Someone hacked server, need to track this

qrees

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May 28, 2006
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Today someone hacked our server. Reseller password and root where changed and all accounts where suspened. Is there any way to see who (IP) and when changed root password? are there any cpanel/ehm logs? There are logs for apache, but they are useless...

Please help

PS: I got root password back.
 

qrees

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May 28, 2006
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adamd84 said:
ssh in
more /var/log/secure
I see A lot of "Failed password for root" <- someone was trying to brute force. But there is no "Accepted password" logs. These are only ssh logs ( I think) and I think someone hacked server using WHM.
 

@home

Well-Known Member
Nov 5, 2003
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qrees said:
I see A lot of "Failed password for root" <- someone was trying to brute force. But there is no "Accepted password" logs. These are only ssh logs ( I think) and I think someone hacked server using WHM.
Maby a good idea to install BFD
 

qrees

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May 28, 2006
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@home said:
Maby a good idea to install BFD
Yeah, probably, but as i already said, i don't think that that was the problem. Problem is in WHM, how can I track who did what?
 

chirpy

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Verifed Vendor
Jun 15, 2002
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Go on, have a guess
The only logs you'll have for cPanel/WHM are in /usr/local/cpanel/logs/*

If your root password was changed, it suggests a root compromise on the server. IF that's the case you should have the server OS wiped out and reinstalled and restore from backup as you cannot trust the server anymore as it could have backdoors installed - then have it secured against root compromise attacks.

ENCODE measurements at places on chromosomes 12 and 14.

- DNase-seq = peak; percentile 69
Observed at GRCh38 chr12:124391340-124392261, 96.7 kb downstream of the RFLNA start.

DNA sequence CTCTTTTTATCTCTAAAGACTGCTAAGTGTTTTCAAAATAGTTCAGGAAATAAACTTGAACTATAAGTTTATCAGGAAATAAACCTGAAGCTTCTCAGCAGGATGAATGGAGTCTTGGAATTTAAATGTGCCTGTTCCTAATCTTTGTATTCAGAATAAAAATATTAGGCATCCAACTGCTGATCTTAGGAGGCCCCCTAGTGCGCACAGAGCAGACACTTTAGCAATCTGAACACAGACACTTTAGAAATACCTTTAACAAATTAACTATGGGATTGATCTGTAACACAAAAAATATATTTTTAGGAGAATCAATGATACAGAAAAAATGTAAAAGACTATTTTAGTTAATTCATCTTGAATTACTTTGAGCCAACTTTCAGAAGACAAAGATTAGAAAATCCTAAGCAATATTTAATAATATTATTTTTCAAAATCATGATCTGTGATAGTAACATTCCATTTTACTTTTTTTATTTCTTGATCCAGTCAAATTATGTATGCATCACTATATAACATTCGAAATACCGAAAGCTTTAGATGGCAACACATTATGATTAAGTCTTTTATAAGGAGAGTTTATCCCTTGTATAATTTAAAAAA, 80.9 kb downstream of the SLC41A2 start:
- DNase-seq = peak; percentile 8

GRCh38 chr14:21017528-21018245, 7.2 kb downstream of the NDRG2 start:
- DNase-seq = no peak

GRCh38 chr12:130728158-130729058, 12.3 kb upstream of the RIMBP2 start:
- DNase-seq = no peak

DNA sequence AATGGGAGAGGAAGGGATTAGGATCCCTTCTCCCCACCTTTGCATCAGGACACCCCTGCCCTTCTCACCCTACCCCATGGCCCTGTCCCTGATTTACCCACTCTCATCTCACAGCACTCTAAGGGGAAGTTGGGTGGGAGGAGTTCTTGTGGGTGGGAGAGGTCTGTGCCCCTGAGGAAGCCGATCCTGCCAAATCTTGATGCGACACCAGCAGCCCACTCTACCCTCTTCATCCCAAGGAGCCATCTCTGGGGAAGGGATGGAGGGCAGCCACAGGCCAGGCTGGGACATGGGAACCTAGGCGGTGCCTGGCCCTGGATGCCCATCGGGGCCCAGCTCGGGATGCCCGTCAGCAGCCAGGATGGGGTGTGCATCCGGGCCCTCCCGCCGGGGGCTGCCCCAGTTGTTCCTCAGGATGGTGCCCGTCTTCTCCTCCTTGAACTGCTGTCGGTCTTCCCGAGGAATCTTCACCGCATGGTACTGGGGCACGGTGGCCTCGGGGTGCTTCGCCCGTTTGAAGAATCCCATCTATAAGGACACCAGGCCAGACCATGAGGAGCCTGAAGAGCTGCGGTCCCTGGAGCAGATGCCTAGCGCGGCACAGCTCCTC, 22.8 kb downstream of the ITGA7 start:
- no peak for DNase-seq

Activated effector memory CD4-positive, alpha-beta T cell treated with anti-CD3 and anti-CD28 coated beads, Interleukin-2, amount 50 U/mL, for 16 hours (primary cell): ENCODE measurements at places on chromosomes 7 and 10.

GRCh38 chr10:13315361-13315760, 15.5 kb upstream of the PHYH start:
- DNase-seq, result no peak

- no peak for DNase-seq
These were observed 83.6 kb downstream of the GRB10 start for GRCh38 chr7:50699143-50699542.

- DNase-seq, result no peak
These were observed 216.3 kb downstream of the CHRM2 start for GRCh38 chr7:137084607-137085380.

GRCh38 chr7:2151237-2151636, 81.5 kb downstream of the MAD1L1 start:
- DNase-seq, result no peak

NightStorm

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Jul 28, 2003
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Keeping on topic and catching Chirpy at the same time... your firewall and Login Failure Daemon modules... do they work against invalid WHM and Cpanel logins as well, or just standard httpd authentication, SSH, FTP and mail?
Basically... if someone were trying to brute force a cpanel or WHM login on my server, would the LFD block them?
 

ramprage

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Jul 21, 2002
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hire an experienced administrator to review and lock down your server. if you're not sure how they got in or where to check you need to hire a professional to consult and correct the issue
 

qrees

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May 28, 2006
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ramprage said:
hire an experienced administrator to review and lock down your server. if you're not sure how they got in or where to check you need to hire a professional to consult and correct the issue
I think i have found what was the problem and how did they change password (it's stupid, do i'm not going to post explanation here :P ).

And about this brute force attack. APF doean't seem to work:
Code:
Unable to load iptables module (ip_tables), aborting.
How can i solve this?

-- EDIT:
modprobe ip_tables results:
Code:
FATAL: Could not load /lib/modules/2.6..../modules.dep: No such file or directory
 
Last edited:

chirpy

Well-Known Member
Verifed Vendor
Jun 15, 2002
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Go on, have a guess
NightStorm said:
Keeping on topic and catching Chirpy at the same time... your firewall and Login Failure Daemon modules... do they work against invalid WHM and Cpanel logins as well, or just standard httpd authentication, SSH, FTP and mail?
Basically... if someone were trying to brute force a cpanel or WHM login on my server, would the LFD block them?
No - ATM I haven't found a way to track them through SSL connections.
 

qrees

Member
May 28, 2006
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ramprage said:
Seems like your installation of APF/BFD is broken. What version are you using? Have you tried reinstalling?
The problem is iptables which doesn't work.

modprobe ip_tables:
Code:
FATAL: Could not load /lib/modules/2.6.9-11.EL/modules.dep: No such file or directory
 

StevenC

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Jan 1, 2004
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2.6.9-11.EL

That kernel is vulnerable to exploits.
 

cooldude7273

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Jan 11, 2004
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With a Kernel that old, and probably using a close-to-current OS, I will assume you are using CentOS, a bad bad choice if you want to keep your Kernel's up to date from RPMs, which is the easiest way. I think you are vulnerable to well over a hundred security problems with that kernel.

You should consider having someone compile a kernel from source for you, or migrating to a OS which takes better care of security updates (Fedora does a great job, Kernel is always up to date.)